Monday, 31 October
Jack peered into the small
building, through the dirty pane of glass in the door. The
people standing at the counter looked like a fish and chip shop
crowd during lunch times pushing and jostling each other in the
vain hope of getting their order placed in time to get back to
work before the whistle blew.
Reluctantly Jack pushed the
door open. He felt conspicuous as he stepped into the crowd,
although no one looked around as he entered.
"Dole! I want dole!" called
out a little Italian man who had been standing in line for more
than an hour.
"You'll have to go to the
kinder if you want to play with dolls," said a peroxide blonde
behind the counter, drawing sniggers from her
"No, no," corrected the man.
"I want to enrol for unemployment benefits."
"You mean employment benefits
you stupid prick," said the girl. "We don't pay you bastards to
bludge, although at times it seems like we do."
"Yes, yes," agreed the little
man, eager to please. "That what I mean."
Jack stood near one corner at
the front of the counter for nearly an hour. He was beginning
to think that he would never be served, when the peroxide blonde
finally walked over.
"Yeah? What're you want?" she
"I want to sign up," said
"You'll have to go
Street to sign
"I beg your pardon?"
"If you ask nicely, they might
let you drive one of their tanks."
"What...?" asked Jack,
"You said you wanted to sign
up," said the girl. "Well the army recruitment centre is
"No, not I want to enrol for
employment benefits," said Jack, careful not to follow the bad
example set by the little Italian man who had been speedily dealt
with. He added, "And get help looking for work."
"So you want the dole, do you?"
said the peroxide blonde, picking up a blank information
"No I don't. I want a job,"
"Yeah, yeah, sure, I just bet
that you do. Around this place everybody wants a job. So
what's your speciality Elephant juggling? Flea catching? Lion
taming? Or have you thought up a new one? How about a gnu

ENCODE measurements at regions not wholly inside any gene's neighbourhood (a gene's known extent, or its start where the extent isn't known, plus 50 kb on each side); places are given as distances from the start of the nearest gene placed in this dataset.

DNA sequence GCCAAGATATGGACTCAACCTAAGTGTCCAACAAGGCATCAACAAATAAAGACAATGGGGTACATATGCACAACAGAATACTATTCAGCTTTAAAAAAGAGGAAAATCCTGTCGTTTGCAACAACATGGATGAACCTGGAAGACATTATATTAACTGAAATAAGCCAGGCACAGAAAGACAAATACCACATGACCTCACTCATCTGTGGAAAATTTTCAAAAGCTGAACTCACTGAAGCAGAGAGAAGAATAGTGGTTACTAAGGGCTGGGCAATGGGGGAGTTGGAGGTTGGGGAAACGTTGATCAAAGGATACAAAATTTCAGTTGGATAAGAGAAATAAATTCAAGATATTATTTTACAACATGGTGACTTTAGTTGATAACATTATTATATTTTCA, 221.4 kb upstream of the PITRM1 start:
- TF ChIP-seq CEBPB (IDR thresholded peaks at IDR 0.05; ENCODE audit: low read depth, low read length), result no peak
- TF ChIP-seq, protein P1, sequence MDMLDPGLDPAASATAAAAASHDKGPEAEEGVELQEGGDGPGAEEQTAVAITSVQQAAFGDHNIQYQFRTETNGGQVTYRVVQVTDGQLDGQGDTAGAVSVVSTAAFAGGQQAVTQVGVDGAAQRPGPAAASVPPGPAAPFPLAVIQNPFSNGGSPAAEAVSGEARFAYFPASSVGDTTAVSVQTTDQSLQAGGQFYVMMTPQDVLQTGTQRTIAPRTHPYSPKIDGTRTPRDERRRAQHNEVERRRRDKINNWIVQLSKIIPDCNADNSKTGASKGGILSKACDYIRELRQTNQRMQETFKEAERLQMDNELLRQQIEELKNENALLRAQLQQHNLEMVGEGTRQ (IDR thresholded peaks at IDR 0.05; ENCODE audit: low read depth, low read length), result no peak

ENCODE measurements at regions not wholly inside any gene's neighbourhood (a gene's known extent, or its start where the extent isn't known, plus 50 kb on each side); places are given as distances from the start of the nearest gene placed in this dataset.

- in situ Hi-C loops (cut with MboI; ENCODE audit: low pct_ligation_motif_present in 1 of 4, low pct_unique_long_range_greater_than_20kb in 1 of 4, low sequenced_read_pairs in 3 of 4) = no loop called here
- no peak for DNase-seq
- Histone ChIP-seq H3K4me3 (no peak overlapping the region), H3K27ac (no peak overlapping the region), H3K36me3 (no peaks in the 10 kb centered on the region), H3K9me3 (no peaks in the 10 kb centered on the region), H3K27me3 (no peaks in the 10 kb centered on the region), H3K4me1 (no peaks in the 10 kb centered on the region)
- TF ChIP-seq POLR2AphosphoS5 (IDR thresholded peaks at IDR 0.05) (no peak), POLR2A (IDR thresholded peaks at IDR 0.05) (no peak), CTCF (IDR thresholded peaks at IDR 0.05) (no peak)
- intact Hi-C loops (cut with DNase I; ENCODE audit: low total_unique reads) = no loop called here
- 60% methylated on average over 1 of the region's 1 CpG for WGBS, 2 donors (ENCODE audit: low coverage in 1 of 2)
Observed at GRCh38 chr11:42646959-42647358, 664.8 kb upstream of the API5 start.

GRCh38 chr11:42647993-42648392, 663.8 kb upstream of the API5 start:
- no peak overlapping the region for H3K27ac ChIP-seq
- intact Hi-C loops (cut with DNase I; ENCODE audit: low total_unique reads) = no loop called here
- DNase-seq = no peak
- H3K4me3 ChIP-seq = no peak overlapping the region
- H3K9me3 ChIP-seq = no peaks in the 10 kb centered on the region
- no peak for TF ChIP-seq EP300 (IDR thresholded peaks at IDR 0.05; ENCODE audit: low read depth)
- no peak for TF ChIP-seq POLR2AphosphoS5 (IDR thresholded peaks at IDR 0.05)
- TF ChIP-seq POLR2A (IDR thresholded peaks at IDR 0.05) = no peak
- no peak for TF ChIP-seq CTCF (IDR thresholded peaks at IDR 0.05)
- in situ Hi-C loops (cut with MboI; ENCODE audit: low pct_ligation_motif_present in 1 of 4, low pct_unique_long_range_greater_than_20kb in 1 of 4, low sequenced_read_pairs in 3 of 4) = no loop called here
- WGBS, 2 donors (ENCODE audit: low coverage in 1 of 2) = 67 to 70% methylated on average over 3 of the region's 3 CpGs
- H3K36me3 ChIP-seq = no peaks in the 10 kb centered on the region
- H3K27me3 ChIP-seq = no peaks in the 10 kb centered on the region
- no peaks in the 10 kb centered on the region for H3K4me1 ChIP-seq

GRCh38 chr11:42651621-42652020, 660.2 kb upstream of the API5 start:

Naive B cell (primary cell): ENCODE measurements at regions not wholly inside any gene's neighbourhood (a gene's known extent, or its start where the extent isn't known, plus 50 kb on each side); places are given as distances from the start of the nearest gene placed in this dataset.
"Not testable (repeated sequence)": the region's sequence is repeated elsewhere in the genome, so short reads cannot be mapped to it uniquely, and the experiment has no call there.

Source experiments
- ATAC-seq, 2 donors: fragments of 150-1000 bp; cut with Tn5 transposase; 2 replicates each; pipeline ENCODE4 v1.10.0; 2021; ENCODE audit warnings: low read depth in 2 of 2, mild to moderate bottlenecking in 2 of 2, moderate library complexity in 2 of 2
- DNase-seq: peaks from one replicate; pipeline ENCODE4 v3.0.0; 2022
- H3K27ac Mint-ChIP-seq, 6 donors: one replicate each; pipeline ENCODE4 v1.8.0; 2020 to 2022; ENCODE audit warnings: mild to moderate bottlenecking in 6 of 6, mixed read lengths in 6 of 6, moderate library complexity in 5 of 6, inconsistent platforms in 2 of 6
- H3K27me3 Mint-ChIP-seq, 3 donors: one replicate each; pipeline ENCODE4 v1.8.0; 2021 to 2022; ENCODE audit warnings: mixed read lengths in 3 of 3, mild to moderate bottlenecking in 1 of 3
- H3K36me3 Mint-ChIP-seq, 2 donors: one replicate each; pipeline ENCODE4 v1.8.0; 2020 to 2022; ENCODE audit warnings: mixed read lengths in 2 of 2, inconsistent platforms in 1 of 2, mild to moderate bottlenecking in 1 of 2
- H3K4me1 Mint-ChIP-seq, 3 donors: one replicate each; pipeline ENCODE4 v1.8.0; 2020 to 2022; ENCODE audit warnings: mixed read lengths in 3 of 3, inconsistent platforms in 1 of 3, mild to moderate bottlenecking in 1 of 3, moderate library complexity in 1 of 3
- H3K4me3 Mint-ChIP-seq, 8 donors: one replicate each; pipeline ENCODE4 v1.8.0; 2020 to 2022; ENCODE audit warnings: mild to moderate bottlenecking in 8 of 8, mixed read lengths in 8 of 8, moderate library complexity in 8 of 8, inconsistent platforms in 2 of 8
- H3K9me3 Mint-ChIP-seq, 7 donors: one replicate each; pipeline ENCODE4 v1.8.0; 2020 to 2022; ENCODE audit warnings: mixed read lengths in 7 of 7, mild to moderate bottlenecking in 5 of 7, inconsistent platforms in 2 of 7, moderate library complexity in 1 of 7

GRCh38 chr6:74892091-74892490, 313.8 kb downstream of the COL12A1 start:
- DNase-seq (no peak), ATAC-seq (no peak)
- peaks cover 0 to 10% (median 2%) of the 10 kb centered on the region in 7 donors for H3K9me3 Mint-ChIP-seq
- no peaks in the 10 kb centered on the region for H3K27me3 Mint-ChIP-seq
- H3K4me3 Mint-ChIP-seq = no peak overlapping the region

bluer? Or a red-rattler watcher?"
"I'm a lathe operator," said
"A lathe operator?" repeated
the girl. "Wow that is a new one, I've got to hand it to you,
I've never had a lathe operator in here before. Although I did
have a dodo plucker once. I don't suppose that that's anything
"No, I don't think so," said
Jack, trying his best not to be goaded into losing his
"That's too bad," said the
girl. "Anyway, first things first: name?"
"Fifty-seven," said Jack. He
was puzzled by the reaction of the girl who had started to
After a few seconds, she
settled down again, and said, "Then it's only eight years until
you'll be eligible for the old age pension."
"So I suppose you think you can
bludge on the dole for the next eight years, to tide you over?"
"No way! I don't even want
"You don't want the dole?" she
asked, throwing her hands above her head and doing a mock stagger
"No. I'd rather have a
"I see..." she said in mock
relief. "But you are prepared to accept the dole until you can
get a job?"
"Only because I've got to stay
alive somehow, and I've got a wife to support."
"Ah here we go, the wife and
six kids routine...I get this one thrown at me at least a dozen
times a day," she said. "For a moment there you had me worried,
Smith. I thought you were going to refuse the dole. You
almost shattered my faith in the basic parasitic nature of the
entire human species."
"I'm not trying to parasite off
anyone," insisted Jack. "I'm only asking for some assistance
until I can get work."
"Oh of course you are, Smith.
And then there's the little woman and six kids to think about,
isn't there? I mean we can't let them starve, now can we? Or
is it eight kids? I haven't heard the eight kids bit for nearly
a month now, but it makes my day every time I hear
"No! It's only one kid, but
he's grown up," said Jack, butting in out of fear that the girl
would never finish.
"And he's on the dole already,
"Well ... he was up until a
week or so ago," conceded Jack. He wondered whether the girl
"What, two in one family?
Talk about breeding like rabbits, no wonder this country is going
to the pack!"
"Look! I didn't come here
just to be insulted...?"
"Yeah?" asked the girl. "What
was your other reason?"
"I've done my bit for this
country, and when I'm down on my luck, I'm entitled to expect a
little something back," said Jack.
"Ah, here we go, I love this
one!" said the girl. "The how-I-won-the-war-single-handed
routine. I get this one almost every day. So you were a
regular John Wan, and Errol Flynn rolled into one, were you?
And so now we owe you the entire world, and all its surrounding
"No! I didn't even fight in
the bloody war!" said Jack.
"Whyever not?" asked the girl.
"I had a job in a manufacturing
plants which was converted to produce weapons, during the war,
so none of us were called up," explained Jack.
"Gee, that was lucky!" she
said, writing upon the form. "So you had a job way back in the
days of the second world war, did you? So what happened?
Didn't it work out, so you had to throw it overt and have been
looking for something else ever since?"
"No. I held on to it for
forty years," said Jack. "Up until a fortnight ago."
"Really? How impressive!
What happened? Decide that there was no future in it, so you
had to give it away and look around for something a bit more
steady? Or did you notice how much fun your son was having